Millie blew her nose and tidied herself up for a few seconds before she started on an explanation of this, which quickly lost most of the audience. Carruthers fetched another pot of tea, and the conversation continued, and then he sat down and took notes.

After a while, Millie and the doctor came up for air. Millie looked at Carruthers and addressed the King.

“I have a suggestion, Sir.” She said, not at all diffidently. “You require a personal assistant to take notes and keep your calendar. You need someone knowledgable and discreet.” Before the King could open his mouth to reply she said, “I will get the head librarian to appoint someone directly.” She tapped her finger on her lips, thinking. “Three people actually.”

“I’m only one person.” Said the King, mildly. She fixed him with a stare.

“Surely you must understand the reasoning here, Sir? You need two because the task is laborious and lengthy, they will need to be with you all day and most evenings, and people are people and need time off for grandmother’s funerals etc. You need three.” She said firmly. The King looked at her for a moment.

“I see,” he said. Marjorie piped in,

“I told you in the bedchamber last night to promote her.” Millie blushed furiously and looked down.

“I’m sure I serve at the pleasure of His Majesty.” She mumbled.

“Ah, er,” the King stuttered, “we often talk about affairs of state before we, ah, go to sleep, Millie.” She looked up.

“Oh! I’m so sorry, I thought you meant, I thought, it seemed…” she trailed off. The King took a deep breath and let it out slowly.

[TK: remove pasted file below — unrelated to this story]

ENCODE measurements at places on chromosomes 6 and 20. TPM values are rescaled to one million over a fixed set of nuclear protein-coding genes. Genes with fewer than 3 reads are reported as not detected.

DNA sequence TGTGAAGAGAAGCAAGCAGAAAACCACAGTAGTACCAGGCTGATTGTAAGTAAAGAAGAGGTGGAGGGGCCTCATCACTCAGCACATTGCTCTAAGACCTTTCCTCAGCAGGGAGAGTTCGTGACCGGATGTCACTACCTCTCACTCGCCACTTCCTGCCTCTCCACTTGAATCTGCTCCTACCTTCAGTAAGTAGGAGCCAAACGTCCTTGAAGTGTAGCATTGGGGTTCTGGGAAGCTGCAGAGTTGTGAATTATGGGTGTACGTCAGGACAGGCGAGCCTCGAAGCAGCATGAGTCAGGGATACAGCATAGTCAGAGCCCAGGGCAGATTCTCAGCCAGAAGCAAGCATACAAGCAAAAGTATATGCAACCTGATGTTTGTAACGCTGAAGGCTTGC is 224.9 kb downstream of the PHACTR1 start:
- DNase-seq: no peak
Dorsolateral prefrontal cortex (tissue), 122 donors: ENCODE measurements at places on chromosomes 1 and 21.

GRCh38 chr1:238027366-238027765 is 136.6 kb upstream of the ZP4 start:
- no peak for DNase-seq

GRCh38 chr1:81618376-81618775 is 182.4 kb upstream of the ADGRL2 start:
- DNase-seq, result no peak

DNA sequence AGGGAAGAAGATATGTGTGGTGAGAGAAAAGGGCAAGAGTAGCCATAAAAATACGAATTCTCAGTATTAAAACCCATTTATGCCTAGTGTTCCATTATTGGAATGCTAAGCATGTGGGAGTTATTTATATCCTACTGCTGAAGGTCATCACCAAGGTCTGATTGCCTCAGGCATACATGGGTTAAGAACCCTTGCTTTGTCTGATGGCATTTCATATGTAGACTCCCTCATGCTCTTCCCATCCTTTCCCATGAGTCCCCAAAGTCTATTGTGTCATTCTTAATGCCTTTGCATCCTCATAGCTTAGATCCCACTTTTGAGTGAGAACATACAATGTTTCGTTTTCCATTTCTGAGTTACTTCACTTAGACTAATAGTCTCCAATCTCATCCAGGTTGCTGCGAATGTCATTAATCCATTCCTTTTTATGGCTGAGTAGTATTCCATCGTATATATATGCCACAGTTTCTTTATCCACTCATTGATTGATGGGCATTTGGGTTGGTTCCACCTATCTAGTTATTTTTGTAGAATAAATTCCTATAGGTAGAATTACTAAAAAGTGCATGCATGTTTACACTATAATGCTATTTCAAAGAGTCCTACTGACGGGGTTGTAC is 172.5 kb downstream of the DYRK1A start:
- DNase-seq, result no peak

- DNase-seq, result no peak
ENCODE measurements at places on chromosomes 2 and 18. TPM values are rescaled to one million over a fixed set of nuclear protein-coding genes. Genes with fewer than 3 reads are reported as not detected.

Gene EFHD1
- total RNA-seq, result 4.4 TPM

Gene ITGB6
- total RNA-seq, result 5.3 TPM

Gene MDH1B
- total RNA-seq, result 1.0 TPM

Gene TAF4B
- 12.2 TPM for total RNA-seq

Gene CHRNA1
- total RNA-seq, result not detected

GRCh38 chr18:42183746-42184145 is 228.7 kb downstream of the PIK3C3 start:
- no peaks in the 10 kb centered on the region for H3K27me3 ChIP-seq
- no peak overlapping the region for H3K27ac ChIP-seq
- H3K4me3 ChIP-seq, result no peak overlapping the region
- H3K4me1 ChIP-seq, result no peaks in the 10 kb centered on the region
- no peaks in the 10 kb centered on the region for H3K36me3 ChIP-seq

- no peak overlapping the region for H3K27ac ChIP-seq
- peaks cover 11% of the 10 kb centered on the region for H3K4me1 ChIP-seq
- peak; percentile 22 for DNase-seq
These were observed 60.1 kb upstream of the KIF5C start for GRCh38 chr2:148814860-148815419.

“What I mean is, how would you like to be Head Librarian and Chief Intellectual Consultant to the Crown?” Said the King, carefully. “You’d be on a bigger salary, and would have the staff and your own assistants.”


“You’d only answer to me, Millie. You’d have the weight of the Crown behind you.”


“The entire weight of the crown, for social change.” The King said, looking meaningfully at the Wizard.

“But I’m not even sixteen! I can’t…” The King fixed her with a stare.

“Outside the palace, some of your friends are getting married, settle down to a life of toil and childbearing. You’re not. They’re growing up by main force and you’re still feeling like a child, all the while building yourself into an intellectual colossus. You’re ready to serve.” He was stern. “You can either go back to that life, or you can step up here. I’d rather you do this.” She looked at him, a little fear and hope on her face.

“But my Mum,” she started. The King raised his hand.

“Dr Cervantes?” The old man shook his head as if issuing a denial, but said,

“I’ll go and look at your mother, I’m sure I can cure her.” The King looked sternly at the Doctor. “And all of those with her malady, I’ll make something up and not just wave my hands around at it. Is that what you wanted to hear O King?” he said with a sardonic lilt in his voice.

“Why, yes, as a matter of fact, that exactly what I wanted to hear.” Said the king. His wife proffered the teapot.

“More tea, Doctor?” Published January 2022


Site Design by Friday Jones.  Coded by Hand in vanilla HTML, CSS and JavaScript, for a better web experience.

No data is collected, we'll let you know if that changes.

We believe in simplicity for websites. Write to Friday about the site at aniakovas@gmail.com